Lupus anticoagulant, a circulating inhibitor predisposing for thrombosis, may skew PT results, depending on the assay used.[1] Variations between various thromboplastin preparations have in the past led to decreased accuracy of INR readings, and a 2005 study suggested that despite international calibration efforts (by INR) there were still statistically significant differences between various kits,[2] casting doubt on the long-term tenability of PT/INR as a measure for anticoagulant therapy.[3]

## Statistics

An estimated 800 million PT/INR assays are performed annually worldwide.[3]

## Near-patient testing

In addition to the laboratory method outlined above, near-patient testing (NPT) or home INR monitoring is becoming increasingly common in some countries. In the United Kingdom, for example, near-patient testing is used both by patients at home, and by some anticoagulation clinics (often hospital-based) as a fast and convenient alternative to the lab method. After a period of doubt about the accuracy of NPT results, a new generation of machines and reagents seems to be gaining acceptance for its ability to deliver results close in accuracy to those of the lab.[4]

A Roche CoaguChek XS.

In a typical NPT setup a small table-top device is used; for example the Roche Coaguchek S, or the more recently (2005) introduced HemoSense INRatio. A drop of capillary blood is obtained with an automated finger-prick, which is almost painless. This drop is placed on a disposable test strip with which the machine has been prepared. The resulting INR comes up on the display a few seconds later. Similar testing methods are used by diabetics on insulin, and are easily taught and practiced.

Local policy determines whether the patient or a coagulation specialist (nurse, general practitioner or hospital doctor) interprets the result and determines the dose of medication. In Germany, patients may adjust the medication dose themselves, while in the UK and the USA this remains in the hands of a health care professional. For example, patients using services such as Philips INR@Home [1] will phone in their INR results on a weekly basis and this information is transmitted to their doctor, who is also alerted if out-of-range levels should require an immediate intervention or adjustment to medications.

A significant advantage of home testing is the evidence that patient self-testing with medical support and patient self-management (where patients adjust their own anticoagulant dose) improves anticoagulant control. A meta analysis which reviewed 14 trials showed that home testing led to a reduced incidence of complications (bleeding and thrombosis) and improved the time in the therapeutic range, which is an indirect measure of anticoagulant control.[5]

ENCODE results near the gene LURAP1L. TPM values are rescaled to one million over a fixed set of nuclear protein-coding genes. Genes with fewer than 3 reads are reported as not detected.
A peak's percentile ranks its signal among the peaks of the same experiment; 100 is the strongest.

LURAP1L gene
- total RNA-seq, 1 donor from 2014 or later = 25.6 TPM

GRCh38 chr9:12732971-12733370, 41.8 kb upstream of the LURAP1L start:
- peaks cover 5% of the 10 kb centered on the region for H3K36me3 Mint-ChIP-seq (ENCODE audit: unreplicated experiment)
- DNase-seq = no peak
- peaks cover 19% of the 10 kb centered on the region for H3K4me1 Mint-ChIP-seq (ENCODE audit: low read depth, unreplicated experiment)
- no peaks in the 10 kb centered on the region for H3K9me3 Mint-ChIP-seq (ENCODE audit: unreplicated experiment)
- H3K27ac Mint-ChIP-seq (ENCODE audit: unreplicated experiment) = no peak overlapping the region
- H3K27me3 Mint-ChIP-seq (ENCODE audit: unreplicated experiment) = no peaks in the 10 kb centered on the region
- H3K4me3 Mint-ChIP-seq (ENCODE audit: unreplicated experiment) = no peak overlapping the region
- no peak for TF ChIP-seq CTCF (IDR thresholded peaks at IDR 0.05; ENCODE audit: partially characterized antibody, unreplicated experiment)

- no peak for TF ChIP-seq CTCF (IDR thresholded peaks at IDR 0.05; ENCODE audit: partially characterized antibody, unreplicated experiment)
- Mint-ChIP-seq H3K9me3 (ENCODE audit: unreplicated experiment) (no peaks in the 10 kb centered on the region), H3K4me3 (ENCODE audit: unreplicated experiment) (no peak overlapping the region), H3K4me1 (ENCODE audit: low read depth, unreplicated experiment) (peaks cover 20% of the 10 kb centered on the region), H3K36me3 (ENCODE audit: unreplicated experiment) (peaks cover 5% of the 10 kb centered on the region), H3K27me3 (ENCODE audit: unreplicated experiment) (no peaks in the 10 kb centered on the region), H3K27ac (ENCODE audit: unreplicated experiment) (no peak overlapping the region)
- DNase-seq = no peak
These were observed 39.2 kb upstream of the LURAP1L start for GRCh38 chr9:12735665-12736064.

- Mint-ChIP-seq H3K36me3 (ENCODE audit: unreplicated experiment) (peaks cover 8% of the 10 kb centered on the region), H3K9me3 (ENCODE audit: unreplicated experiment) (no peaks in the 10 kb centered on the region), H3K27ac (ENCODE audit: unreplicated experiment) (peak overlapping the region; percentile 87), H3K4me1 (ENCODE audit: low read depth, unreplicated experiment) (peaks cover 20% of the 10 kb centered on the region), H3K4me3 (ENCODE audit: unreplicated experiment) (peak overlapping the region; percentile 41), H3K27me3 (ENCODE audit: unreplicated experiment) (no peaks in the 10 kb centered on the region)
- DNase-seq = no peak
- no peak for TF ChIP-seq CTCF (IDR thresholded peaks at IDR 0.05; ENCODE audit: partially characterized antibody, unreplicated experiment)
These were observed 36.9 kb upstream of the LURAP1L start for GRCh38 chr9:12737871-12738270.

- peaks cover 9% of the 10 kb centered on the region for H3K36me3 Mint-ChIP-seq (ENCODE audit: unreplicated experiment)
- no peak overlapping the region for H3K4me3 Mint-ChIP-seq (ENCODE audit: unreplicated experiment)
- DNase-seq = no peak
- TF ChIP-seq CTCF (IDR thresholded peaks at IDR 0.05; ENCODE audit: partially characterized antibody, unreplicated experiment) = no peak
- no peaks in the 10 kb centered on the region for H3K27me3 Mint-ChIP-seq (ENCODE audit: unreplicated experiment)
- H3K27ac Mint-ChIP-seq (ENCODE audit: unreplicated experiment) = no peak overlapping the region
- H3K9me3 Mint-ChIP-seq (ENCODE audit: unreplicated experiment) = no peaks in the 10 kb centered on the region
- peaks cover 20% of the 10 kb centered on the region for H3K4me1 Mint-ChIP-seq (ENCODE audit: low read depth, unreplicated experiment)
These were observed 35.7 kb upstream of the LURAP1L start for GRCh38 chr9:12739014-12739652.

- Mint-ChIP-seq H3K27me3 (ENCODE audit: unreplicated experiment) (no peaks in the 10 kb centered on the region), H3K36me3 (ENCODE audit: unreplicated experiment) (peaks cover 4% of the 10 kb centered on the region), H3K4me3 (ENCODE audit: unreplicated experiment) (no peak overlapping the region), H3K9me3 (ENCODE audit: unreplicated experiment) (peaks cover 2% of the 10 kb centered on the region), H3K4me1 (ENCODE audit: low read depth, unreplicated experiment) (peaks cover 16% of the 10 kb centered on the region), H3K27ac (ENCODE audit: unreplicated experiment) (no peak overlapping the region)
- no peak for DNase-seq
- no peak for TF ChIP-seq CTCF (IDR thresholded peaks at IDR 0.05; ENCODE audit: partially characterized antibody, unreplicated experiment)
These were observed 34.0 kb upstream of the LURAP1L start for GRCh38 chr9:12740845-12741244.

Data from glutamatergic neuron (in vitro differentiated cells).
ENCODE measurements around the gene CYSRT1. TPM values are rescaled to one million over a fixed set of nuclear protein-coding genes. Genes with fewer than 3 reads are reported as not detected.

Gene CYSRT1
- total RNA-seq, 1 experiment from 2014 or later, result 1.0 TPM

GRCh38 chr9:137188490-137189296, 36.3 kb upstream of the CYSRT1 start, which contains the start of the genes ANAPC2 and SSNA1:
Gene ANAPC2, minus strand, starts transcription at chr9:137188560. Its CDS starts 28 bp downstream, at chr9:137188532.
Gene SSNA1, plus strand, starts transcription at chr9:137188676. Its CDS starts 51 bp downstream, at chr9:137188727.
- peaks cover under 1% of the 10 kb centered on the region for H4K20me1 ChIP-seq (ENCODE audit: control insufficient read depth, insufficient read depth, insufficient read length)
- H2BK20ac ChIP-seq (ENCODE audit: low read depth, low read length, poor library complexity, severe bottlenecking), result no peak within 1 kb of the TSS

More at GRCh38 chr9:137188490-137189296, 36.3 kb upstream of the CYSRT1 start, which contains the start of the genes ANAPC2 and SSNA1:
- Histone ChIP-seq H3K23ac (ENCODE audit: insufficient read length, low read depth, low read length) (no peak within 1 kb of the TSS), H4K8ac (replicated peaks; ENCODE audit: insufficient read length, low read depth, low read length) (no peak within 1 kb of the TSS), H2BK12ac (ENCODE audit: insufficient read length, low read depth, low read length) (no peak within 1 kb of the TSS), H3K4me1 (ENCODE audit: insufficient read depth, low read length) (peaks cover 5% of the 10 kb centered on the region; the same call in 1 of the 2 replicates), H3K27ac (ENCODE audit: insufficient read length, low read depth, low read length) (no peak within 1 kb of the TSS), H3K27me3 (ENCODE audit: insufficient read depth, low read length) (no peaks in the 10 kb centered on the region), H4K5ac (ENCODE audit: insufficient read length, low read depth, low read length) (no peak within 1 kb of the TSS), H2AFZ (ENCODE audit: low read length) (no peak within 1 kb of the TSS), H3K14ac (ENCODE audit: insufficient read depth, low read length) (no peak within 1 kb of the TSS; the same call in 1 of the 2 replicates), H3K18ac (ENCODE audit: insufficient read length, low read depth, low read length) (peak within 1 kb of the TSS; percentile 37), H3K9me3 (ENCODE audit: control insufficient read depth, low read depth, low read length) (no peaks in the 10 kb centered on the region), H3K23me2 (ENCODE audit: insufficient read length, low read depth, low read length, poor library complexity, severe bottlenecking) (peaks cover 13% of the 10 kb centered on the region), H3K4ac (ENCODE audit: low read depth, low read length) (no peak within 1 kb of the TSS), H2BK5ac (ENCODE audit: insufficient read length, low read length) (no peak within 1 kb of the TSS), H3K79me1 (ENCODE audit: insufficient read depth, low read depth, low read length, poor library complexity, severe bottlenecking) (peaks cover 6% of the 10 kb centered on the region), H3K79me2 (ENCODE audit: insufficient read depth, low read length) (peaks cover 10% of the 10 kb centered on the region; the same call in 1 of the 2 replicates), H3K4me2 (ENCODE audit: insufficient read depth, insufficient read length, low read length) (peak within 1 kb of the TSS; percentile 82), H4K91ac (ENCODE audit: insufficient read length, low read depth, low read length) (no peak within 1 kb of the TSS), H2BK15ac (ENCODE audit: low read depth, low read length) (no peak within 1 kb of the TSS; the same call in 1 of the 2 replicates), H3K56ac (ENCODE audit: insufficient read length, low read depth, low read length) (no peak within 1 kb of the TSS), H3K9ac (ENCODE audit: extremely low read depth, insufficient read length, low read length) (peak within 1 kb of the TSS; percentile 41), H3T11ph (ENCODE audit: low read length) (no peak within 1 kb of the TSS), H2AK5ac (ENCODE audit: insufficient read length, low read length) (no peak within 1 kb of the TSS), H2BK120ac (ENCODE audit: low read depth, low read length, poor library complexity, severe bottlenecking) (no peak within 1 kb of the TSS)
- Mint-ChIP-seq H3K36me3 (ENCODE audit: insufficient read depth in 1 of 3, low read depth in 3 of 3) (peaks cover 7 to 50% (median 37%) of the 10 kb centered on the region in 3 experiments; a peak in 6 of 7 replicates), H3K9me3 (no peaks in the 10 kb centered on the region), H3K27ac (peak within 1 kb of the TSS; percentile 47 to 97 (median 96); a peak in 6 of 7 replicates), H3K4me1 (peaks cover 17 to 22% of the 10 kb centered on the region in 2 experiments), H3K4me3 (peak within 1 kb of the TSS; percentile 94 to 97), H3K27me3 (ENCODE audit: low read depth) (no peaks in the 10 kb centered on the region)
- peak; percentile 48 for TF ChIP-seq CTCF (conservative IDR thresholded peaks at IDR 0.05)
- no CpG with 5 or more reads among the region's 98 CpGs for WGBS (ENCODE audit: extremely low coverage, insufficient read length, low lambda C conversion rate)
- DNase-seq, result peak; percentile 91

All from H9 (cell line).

Other advantages of the NPT approach are that it is fast and convenient, usually less painful, and offers, in home use, the ability for patients to measure their own INRs when required. Among its problems are that quite a steady hand is needed to deliver the blood to the exact spot, that some patients find the finger-pricking difficult, and that the cost of the test strips must also be taken into account. In the UK these are available on prescription so that elderly and unwaged people will not pay for them and others will pay only a standard prescription charge, which at the moment represents only about 20% of the retail price of the strips. In the USA, NPT in the home is currently reimbursed by Medicare for patients with mechanical heart valves, while private insurers may cover for other indications.Medicare is now covering home testing for patients with chronic atrial fibrillation. Requires a doctor's prescription.

There is some evidence to suggest that NPT may be less accurate for certain patients, for example those who have the lupus anticoagulant.

### Guidelines

International guidelines were published in 2005 to govern home monitoring of oral anticoagulation by the International Self-Monitoring Association for Oral Anticoagulation.[6] The international guidelines study stated, “The consensus agrees that patient self-testing and patient self-management are effective methods of monitoring oral anticoagulation therapy, providing outcomes at least as good as, and possibly better than, those achieved with an anticoagulation clinic. All patients must be appropriately selected and trained. Currently available self-testing/self-management devices give INR results which are comparable with those obtained in laboratory testing.”